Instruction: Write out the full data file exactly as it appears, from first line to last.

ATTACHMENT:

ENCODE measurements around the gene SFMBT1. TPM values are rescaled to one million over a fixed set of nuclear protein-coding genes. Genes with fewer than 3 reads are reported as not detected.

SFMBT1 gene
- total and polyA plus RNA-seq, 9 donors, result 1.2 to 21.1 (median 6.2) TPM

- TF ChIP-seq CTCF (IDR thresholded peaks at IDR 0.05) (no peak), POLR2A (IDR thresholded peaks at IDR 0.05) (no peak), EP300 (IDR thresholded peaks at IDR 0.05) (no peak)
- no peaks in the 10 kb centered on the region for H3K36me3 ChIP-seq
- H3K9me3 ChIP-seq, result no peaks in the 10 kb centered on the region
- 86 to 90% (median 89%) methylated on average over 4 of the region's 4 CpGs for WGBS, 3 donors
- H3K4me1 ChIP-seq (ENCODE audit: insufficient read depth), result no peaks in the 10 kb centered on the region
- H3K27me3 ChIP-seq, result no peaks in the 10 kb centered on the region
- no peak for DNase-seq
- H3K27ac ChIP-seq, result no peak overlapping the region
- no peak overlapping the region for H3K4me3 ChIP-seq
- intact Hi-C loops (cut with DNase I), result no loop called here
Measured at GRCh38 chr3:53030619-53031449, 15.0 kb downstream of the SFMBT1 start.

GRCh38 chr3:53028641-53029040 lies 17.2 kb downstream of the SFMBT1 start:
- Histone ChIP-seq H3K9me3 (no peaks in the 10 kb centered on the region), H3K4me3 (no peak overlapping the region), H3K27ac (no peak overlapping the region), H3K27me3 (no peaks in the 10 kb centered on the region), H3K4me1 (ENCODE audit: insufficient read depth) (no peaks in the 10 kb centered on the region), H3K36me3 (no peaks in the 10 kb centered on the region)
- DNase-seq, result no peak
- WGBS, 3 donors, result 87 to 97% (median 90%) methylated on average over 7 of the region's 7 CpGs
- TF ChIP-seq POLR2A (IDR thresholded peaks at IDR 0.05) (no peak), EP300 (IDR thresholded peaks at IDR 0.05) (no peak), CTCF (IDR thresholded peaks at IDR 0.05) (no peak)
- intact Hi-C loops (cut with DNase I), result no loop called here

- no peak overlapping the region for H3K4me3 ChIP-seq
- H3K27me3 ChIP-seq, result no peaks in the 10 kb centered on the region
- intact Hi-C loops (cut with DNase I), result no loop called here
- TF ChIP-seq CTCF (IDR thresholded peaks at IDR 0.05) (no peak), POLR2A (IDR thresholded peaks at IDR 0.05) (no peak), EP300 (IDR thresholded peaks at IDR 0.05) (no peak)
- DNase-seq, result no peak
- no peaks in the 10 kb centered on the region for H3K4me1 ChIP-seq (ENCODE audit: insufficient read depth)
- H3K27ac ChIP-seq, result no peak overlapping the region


ENCODE measurements around the gene SFMBT1. TPM values are rescaled to one million over a fixed set of nuclear protein-coding genes. Genes with fewer than 3 reads are reported as not detected.

SFMBT1 gene
- total and polyA plus RNA-seq, 9 donors, result 1.2 to 21.1 (median 6.2) TPM

- TF ChIP-seq CTCF (IDR thresholded peaks at IDR 0.05) (no peak), POLR2A (IDR thresholded peaks at IDR 0.05) (no peak), EP300 (IDR thresholded peaks at IDR 0.05) (no peak)
- no peaks in the 10 kb centered on the region for H3K36me3 ChIP-seq
- H3K9me3 ChIP-seq, result no peaks in the 10 kb centered on the region
- 86 to 90% (median 89%) methylated on average over 4 of the region's 4 CpGs for WGBS, 3 donors
- H3K4me1 ChIP-seq (ENCODE audit: insufficient read depth), result no peaks in the 10 kb centered on the region
- H3K27me3 ChIP-seq, result no peaks in the 10 kb centered on the region
- no peak for DNase-seq
- H3K27ac ChIP-seq, result no peak overlapping the region
- no peak overlapping the region for H3K4me3 ChIP-seq
- intact Hi-C loops (cut with DNase I), result no loop called here
Measured at GRCh38 chr3:53030619-53031449, 15.0 kb downstream of the SFMBT1 start.

GRCh38 chr3:53028641-53029040 lies 17.2 kb downstream of the SFMBT1 start:
- Histone ChIP-seq H3K9me3 (no peaks in the 10 kb centered on the region), H3K4me3 (no peak overlapping the region), H3K27ac (no peak overlapping the region), H3K27me3 (no peaks in the 10 kb centered on the region), H3K4me1 (ENCODE audit: insufficient read depth) (no peaks in the 10 kb centered on the region), H3K36me3 (no peaks in the 10 kb centered on the region)
- DNase-seq, result no peak
- WGBS, 3 donors, result 87 to 97% (median 90%) methylated on average over 7 of the region's 7 CpGs
- TF ChIP-seq POLR2A (IDR thresholded peaks at IDR 0.05) (no peak), EP300 (IDR thresholded peaks at IDR 0.05) (no peak), CTCF (IDR thresholded peaks at IDR 0.05) (no peak)
- intact Hi-C loops (cut with DNase I), result no loop called here

- no peak overlapping the region for H3K4me3 ChIP-seq
- H3K27me3 ChIP-seq, result no peaks in the 10 kb centered on the region
- intact Hi-C loops (cut with DNase I), result no loop called here
- TF ChIP-seq CTCF (IDR thresholded peaks at IDR 0.05) (no peak), POLR2A (IDR thresholded peaks at IDR 0.05) (no peak), EP300 (IDR thresholded peaks at IDR 0.05) (no peak)
- DNase-seq, result no peak
- no peaks in the 10 kb centered on the region for H3K4me1 ChIP-seq (ENCODE audit: insufficient read depth)
- H3K27ac ChIP-seq, result no peak overlapping the region